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dary Corps halted before her and threw many sacks to the ground. Out of these sacks dark dried-up leather-like forms rolled and tumbled about like so many cabbages. Now, one may look on a lifeless cabbage without disturbance; but there is something awesome in the human body when life has departed; and there was something particularly repellent to the sensitive lady about those dried-up forms with necks dissevered and grimaces frozen, rolling out there by the fountain. And she shrank from Napoleon's touch, as he came up behind her.

"Did you order that?" she asked in a frightened whisper.

"I did not stage that for you but for them," he answered rapidly, indicating with a disdainful gesture the staring populace. “Come, my dear, inside. No? Like all the rest you must have an explanation. Eh bien, you shall have it. It is, you see, just a little lesson-the only kind they understand. When I first came I pardoned many. Did they like that? Oh, no. I was too tender; and for thanks they cut in pieces whole boat-crews, beheaded my aides-de-camp and our messengers bearing flags of truce. Now they will love me.

"But what is that naughty fellow saying up there?" He pointed to the mosque, where a dark figure stretched his arms to the sunset sky, calling in sonorous tones the muezzin of the hour. "Here, Bourrienne-" he shouted to the inner room, "get

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When the interpreter came, the voice had ceased; and in spite of the sword at his windpipe the fellow persisted in saying it was simply the age-old call to prayer.

"It is useless to kill him," declared Napoleon; "the rascal would welcome the martyrdom. But I do not like the smack of it. So watch closely, Bourrienne, and have him on hand for the next muezzin. Meantime double the guard about the palace; and you, little one, do not go out on the streets."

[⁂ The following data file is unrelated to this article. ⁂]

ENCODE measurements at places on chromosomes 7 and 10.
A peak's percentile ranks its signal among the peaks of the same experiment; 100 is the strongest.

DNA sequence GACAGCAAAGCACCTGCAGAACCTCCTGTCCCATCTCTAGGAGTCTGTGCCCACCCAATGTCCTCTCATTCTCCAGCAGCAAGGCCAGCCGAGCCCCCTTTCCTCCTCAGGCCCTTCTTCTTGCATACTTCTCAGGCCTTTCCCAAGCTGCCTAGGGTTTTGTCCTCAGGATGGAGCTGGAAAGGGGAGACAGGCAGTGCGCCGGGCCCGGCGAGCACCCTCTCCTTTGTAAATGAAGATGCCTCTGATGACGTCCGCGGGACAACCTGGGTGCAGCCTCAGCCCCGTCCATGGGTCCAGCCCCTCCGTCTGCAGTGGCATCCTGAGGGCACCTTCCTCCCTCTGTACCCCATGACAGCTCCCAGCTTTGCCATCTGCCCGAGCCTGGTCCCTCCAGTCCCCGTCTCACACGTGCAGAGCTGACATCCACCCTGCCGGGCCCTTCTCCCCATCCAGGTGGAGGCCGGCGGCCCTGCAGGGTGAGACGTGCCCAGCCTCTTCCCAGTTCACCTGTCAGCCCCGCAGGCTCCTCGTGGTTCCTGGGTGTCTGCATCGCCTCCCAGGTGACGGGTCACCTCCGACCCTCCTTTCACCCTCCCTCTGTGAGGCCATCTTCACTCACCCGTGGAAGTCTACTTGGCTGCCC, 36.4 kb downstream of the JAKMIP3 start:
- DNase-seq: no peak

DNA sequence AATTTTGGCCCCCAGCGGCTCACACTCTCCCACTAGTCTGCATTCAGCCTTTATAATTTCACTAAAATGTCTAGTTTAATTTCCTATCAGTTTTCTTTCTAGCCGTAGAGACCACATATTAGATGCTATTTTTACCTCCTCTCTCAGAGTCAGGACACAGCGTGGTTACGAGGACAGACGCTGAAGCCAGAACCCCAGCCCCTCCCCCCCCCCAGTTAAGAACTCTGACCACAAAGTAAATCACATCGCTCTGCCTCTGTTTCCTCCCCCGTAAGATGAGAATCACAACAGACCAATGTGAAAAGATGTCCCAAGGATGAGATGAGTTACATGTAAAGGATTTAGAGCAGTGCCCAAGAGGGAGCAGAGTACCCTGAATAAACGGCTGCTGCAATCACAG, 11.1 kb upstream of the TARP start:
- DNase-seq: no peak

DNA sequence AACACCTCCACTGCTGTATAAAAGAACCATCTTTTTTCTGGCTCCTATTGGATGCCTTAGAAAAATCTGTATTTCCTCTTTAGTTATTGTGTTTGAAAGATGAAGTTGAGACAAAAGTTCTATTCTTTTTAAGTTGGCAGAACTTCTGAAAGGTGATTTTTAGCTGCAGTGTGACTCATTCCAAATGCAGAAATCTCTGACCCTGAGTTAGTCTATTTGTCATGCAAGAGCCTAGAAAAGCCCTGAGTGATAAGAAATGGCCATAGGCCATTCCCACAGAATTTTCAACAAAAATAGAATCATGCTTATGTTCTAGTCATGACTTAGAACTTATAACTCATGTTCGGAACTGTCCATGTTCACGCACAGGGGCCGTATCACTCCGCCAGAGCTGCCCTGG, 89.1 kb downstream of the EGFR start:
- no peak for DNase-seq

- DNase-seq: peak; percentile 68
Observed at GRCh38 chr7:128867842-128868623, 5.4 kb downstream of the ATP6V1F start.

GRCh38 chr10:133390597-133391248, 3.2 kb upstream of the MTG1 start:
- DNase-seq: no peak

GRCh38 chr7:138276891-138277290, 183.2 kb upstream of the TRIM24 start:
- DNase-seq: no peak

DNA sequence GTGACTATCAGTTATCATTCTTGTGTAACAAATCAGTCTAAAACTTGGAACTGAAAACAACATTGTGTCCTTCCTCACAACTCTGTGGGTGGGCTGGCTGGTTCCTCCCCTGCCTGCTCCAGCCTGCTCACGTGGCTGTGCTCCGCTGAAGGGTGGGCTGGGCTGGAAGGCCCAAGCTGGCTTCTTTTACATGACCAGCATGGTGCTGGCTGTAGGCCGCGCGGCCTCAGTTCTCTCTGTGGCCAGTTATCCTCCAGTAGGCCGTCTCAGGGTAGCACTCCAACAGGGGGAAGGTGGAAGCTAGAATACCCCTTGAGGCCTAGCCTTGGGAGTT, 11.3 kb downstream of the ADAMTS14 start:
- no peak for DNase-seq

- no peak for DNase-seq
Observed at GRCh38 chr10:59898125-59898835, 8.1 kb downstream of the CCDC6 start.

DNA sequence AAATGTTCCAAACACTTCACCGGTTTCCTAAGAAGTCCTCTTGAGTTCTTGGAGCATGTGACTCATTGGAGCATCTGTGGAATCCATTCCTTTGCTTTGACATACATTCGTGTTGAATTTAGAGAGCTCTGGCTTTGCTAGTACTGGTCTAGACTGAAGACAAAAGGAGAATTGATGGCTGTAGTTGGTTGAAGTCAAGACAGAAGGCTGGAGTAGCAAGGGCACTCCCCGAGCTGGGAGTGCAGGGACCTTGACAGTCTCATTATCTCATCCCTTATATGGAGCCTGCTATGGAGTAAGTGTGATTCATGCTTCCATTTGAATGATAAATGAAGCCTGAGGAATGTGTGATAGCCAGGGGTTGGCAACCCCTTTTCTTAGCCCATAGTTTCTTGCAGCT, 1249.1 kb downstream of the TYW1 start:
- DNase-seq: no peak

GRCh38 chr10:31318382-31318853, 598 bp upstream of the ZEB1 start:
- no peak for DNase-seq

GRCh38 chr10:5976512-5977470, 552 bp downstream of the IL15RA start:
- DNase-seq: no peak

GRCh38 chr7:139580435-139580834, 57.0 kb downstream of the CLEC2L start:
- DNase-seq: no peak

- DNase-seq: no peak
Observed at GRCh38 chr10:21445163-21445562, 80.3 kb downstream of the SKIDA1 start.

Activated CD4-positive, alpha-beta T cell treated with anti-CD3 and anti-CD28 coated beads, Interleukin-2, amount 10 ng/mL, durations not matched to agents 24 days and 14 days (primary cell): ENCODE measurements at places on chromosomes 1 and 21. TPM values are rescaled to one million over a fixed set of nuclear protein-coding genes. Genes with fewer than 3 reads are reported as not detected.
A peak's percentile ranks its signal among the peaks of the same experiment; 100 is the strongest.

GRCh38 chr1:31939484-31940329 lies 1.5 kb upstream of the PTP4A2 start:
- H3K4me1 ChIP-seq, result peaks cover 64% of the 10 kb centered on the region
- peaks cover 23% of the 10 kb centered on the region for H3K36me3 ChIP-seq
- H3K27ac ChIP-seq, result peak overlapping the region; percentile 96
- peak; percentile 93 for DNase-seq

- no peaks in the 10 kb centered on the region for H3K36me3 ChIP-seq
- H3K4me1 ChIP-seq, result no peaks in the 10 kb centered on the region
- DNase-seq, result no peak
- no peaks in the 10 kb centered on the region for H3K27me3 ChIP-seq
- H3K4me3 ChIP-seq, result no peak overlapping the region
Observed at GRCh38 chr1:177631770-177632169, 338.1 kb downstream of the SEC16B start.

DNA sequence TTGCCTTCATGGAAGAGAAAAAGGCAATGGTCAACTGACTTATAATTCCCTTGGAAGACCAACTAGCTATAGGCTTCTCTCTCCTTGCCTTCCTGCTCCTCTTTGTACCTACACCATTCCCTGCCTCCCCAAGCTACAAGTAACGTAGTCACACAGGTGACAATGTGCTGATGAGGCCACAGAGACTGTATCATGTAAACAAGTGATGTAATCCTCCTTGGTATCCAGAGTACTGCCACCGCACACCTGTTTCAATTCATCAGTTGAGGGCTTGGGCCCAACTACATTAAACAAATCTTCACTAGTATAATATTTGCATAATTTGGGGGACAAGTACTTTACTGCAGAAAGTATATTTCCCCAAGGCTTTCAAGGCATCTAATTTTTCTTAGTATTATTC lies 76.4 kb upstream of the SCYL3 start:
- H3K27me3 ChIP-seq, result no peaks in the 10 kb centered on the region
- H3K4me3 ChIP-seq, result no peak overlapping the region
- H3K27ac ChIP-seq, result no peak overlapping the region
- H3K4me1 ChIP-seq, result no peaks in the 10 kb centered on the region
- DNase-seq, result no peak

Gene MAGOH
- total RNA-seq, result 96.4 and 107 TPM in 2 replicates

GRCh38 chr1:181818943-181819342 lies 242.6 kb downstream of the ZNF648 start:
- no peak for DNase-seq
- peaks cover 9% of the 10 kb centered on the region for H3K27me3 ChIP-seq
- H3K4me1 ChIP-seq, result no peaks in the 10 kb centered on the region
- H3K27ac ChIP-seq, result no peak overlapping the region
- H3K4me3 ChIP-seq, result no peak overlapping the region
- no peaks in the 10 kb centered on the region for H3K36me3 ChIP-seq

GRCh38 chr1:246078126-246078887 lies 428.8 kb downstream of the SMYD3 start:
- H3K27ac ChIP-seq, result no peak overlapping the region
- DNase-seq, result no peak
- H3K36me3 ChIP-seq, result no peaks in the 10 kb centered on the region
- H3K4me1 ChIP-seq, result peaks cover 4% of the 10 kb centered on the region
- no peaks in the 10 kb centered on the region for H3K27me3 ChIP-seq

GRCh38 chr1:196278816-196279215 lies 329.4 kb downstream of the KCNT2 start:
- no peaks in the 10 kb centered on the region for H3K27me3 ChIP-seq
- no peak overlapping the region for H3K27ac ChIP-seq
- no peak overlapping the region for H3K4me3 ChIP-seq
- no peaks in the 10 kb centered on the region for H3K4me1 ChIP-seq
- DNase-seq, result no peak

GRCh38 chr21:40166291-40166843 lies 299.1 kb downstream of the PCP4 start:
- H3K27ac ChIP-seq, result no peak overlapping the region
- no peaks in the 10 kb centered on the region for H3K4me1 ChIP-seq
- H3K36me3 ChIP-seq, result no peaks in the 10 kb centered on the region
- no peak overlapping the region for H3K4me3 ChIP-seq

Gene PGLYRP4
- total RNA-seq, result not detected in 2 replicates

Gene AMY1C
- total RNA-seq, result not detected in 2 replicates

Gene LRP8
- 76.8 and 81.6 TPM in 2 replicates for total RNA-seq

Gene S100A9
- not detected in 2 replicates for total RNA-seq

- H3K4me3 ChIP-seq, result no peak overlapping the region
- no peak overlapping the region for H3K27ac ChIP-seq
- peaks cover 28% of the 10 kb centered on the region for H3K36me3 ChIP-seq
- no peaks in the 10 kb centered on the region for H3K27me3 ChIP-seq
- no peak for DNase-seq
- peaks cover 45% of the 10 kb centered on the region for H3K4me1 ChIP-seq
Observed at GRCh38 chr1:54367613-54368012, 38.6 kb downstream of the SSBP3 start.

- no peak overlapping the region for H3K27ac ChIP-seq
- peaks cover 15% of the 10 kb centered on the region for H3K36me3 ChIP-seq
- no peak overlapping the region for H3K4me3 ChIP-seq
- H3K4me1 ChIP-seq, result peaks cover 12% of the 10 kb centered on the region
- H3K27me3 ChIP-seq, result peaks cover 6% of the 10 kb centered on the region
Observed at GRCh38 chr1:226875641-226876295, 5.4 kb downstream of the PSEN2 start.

Bourrienne, however, was neither so keen nor so watchful as his chief; and when Napoleon returned, some twenty-four hours later, from an excursion to the river islands, it was to find armed natives prowling through the city and many of his own soldiers killed. He had been right. The servant of Allah had mingled with his petitions to High Heaven invitations to do murder in the more earthly streets.

The lady should have loved him more deeply now, for the care he had shown her, and, if Beauty ever loves Bravery, for the intrepidity with which he raced through the streets as, disobedient to his orders, she watched from the arches. He was everywhere, recklessly exposing his person, but with a purpose; now striding from post to post, bringing up his field-pieces, and driving the natives from quarter to quarter. But women do not always love to the uttermost a masterful man.

It was just before this uprising that Napoleon had to meet a greater test. That was when Bourrienne brought to the palace the despatch telling of the loss of the fleet off the shores of Aboukir. He might have

his victories on land; but Nelson was to have his on sea. There Napoleon was indeed unlucky. Now they could get neither stores nor reinforcements, indeed might never see France again.

As he handed over the despatch, Bourrienne watched him closely, more closely than he had the man on the mosque. One who has patronized a great man, pawned his watch for him, and bought him dinners, is apt to do that. It would be reassuring to find the fatal flaw and so have one's feeling of superiority restored once more.